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Gad Beck, a Mischling German according to Nazi standards (his father was Jewish, his mother a Christian-born convert to Judaism), was born in Berlin on this date in 1923. Beck met his lover, Manfred Lewin, in a Zionist youth group in his teens. In his autobiography, Beck recounts borrowing a neighbor’s Hitler Youth uniform and marching into the camp where Manfred was awaiting deportation. Beck managed to convince the commanding officer to release the young man as a slave laborer — but Lewin then declined the opportunity to escape, refusing to abandon his family. Beck writes that he thus lost his “great, great love” to the Holocaust. He then joined an underground network that helped to hide Jews and smuggle them to Switzerland. Eventually imprisoned in a concentration camp, he managed to survive the war, one of only 8,700 (mostly Mischlings) out of nearly 74,000 Berlin Jews who did. Beck emigrated to Israel in 1947 and returned to Berlin in 1979 to become director of the Jewish Adult Education Center in Berlin. While in Israel, Beck discovered a book of drawings and writings with which Lewin had gifted him. It is preserved, along with the lovers’ story, at the United States Holocaust Memorial Museum.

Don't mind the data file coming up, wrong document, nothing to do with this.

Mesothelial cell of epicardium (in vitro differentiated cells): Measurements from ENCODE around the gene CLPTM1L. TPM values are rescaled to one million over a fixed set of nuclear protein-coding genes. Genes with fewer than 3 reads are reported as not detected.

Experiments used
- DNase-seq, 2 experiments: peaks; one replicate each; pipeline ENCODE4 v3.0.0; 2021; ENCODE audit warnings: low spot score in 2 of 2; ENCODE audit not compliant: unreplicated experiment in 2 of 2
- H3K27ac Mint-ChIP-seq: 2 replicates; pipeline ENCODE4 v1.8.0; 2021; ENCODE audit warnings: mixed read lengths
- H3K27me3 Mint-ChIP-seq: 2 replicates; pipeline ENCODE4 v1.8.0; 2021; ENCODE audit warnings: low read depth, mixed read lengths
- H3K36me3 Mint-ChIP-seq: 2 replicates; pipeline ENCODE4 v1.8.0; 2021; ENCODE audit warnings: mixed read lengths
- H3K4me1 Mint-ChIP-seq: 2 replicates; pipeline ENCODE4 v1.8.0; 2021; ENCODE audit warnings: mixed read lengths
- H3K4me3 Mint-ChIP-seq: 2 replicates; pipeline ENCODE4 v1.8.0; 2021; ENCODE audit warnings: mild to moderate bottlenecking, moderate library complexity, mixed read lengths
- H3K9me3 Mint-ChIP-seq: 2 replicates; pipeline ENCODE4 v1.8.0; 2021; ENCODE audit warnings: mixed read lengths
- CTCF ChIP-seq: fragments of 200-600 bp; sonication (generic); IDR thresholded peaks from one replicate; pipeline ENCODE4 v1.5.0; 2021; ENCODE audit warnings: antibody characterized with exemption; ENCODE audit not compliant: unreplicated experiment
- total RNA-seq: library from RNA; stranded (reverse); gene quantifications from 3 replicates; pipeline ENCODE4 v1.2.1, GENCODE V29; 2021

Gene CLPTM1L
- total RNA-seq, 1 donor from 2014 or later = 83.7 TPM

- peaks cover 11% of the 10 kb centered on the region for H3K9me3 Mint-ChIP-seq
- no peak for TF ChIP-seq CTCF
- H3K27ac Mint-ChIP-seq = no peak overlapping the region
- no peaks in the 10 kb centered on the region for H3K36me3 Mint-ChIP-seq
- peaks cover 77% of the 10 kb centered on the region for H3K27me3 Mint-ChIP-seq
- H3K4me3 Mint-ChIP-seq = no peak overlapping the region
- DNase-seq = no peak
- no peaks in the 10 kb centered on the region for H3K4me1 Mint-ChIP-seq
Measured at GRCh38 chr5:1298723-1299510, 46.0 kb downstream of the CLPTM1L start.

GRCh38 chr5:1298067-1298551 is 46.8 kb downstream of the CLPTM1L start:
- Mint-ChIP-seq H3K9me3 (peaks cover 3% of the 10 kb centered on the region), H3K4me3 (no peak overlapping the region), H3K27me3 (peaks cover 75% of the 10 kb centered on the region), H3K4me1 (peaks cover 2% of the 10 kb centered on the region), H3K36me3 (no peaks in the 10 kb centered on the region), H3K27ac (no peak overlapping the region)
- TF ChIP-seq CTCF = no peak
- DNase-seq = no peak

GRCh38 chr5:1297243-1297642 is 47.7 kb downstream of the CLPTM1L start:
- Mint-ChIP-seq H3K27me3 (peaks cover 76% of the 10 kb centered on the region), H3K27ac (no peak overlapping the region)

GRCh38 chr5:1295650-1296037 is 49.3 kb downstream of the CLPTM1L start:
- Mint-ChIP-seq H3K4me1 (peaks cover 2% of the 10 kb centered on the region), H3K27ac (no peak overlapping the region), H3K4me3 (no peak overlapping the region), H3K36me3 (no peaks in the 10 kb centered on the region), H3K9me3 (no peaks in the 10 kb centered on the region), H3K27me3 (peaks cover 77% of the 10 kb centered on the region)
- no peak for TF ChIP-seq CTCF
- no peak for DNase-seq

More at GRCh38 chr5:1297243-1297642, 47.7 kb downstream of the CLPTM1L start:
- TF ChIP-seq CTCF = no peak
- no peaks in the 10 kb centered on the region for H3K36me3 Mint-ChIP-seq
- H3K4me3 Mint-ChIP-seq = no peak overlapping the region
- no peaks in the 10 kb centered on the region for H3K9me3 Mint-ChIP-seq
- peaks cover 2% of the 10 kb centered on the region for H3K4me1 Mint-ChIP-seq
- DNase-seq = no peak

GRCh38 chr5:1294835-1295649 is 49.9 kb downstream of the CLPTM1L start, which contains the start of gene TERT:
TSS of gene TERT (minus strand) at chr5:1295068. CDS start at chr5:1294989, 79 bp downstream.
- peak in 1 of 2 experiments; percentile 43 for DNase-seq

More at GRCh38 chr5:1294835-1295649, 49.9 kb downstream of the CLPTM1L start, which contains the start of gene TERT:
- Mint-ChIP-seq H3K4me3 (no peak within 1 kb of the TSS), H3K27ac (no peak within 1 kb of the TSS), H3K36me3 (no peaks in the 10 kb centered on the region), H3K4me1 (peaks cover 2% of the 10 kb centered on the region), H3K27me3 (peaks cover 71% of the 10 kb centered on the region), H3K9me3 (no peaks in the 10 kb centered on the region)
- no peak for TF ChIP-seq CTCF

“I never really got over the loss. Years later, Manfred’s name still electrified me – even in the Hebrew form, Meir.” —Gad Beck